No one can imagine how hard it was yesterday for young Ridad.
The eighth grader sat his first public exams and then went straight to the Dhaka University Central Mosque to join the Janaza of his father, who had been slain by unknown assailants.
Despite the tragic circumstances and the emotional trauma, Ridad, the elder son of slain Jagriti Prokashoni publisher Faisal Arefin Dipan, listened to his family’s wishes and went to participate in the JSC exams.
At the janaza, he requested all to pray for his father.
His sister Ridma, a sixth-grader, is hardly able to fathom the horror of her father’s death, said Dipan’s father, former Dhaka University Professor Abul Kashem Fazlul Haque.
The entire family grieved when Dipan’s body was brought to his residence at DU Sufia Kamal Hall teacher’s quarters.
Hugging Ridma, Dipan’s wife Dr Razia Sultana cried inconsolably beside her husband’s body. Dipan’s mother Rokeya Prodhan also broke down in tears. Dipan’s father mourned in silence beside them.
On Saturday, Faisal Arefin Dipan, the publisher of Jagriti Prokashoni, was hacked to death in his office at the capital’s Aziz Co-operatives Super Market. Jagriti Prokashoni published works by slain writer-blogger Avijit Roy, including his controversial book Biswasher Virus (The Virus of Faith).
Prof Haque said Dipan stopped publishing such books after the controversy created by Avijit’s book. “My son disliked controversy, especially on religious issues.”
The solution to the murders of secular personalities should first be sought on ideological and political grounds as legal actions alone cannot prevent such killings, Dipan’s father said.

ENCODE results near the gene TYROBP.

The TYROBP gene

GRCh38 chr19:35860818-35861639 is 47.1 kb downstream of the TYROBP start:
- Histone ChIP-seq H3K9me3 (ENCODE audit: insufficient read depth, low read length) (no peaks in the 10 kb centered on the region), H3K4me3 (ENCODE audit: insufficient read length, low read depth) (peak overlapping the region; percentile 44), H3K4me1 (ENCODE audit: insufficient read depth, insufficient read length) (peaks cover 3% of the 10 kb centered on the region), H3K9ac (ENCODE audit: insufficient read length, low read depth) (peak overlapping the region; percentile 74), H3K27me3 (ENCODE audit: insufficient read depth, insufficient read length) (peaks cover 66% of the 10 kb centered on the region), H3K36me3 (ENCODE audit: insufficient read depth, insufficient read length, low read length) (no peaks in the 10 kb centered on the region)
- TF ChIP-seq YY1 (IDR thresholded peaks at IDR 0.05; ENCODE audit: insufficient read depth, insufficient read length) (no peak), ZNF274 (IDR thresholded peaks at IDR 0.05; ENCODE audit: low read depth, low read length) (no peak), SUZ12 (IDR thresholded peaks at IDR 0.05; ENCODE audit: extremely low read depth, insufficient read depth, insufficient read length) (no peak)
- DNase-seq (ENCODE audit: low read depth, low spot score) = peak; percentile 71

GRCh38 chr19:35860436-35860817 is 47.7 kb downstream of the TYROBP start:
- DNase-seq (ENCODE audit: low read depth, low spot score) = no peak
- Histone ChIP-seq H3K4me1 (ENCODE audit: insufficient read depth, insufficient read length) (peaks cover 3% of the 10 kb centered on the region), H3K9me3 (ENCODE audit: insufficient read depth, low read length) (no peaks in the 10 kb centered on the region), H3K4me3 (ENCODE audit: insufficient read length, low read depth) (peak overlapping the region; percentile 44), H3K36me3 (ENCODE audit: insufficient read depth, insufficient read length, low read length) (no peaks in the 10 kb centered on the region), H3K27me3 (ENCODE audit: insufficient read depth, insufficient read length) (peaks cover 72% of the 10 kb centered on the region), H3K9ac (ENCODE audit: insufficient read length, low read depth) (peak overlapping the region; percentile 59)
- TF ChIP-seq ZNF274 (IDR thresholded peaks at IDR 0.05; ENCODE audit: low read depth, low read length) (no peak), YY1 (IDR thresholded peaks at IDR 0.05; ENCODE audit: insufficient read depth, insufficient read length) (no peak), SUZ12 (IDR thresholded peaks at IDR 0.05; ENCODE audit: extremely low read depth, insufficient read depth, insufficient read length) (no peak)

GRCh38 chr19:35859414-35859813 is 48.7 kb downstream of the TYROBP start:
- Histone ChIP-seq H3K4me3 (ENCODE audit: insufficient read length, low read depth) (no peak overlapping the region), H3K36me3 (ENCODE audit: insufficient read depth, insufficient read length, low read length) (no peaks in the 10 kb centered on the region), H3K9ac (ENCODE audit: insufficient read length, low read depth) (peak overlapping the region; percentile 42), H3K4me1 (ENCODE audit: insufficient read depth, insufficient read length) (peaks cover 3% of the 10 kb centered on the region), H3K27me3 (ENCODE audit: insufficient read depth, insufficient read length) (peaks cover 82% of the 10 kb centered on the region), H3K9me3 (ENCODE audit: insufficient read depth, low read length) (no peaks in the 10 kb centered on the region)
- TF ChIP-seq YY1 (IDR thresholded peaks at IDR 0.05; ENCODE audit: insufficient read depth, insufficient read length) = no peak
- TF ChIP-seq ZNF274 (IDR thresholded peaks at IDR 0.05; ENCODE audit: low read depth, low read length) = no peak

Talking to the Dhaka Tribune yesterday, he said: “Such crisis will only be resolved if the good sense prevails. Judiciary, police, law and courts can only punish a person, but it would not work for national development.
“I do not want any trial, rather good sense should prevail among everyone,” said Prof Haque while receiving the body of his son Faisal Arefin Dipan from the Dhaka Medical College morgue.
The professor said he would comply to a request from Dhaka University authorities and file a case today regarding his son’s death. “But that does not mean I am depending on it. I have always followed rules and I am doing this as a part of it,” he added.
Commenting on the possible outcomes of filing a case, Dipan’s father said the culprits might be given death sentences if a trial was ensured and its verdict was executed; but the killing missions would continue, he added.
Commenting on the recent killing of secular bloggers, Prof Haque said the government was pursuing a legal approach with the help of law enforcement agencies. “But I think the solution must come through ideology and politics first.”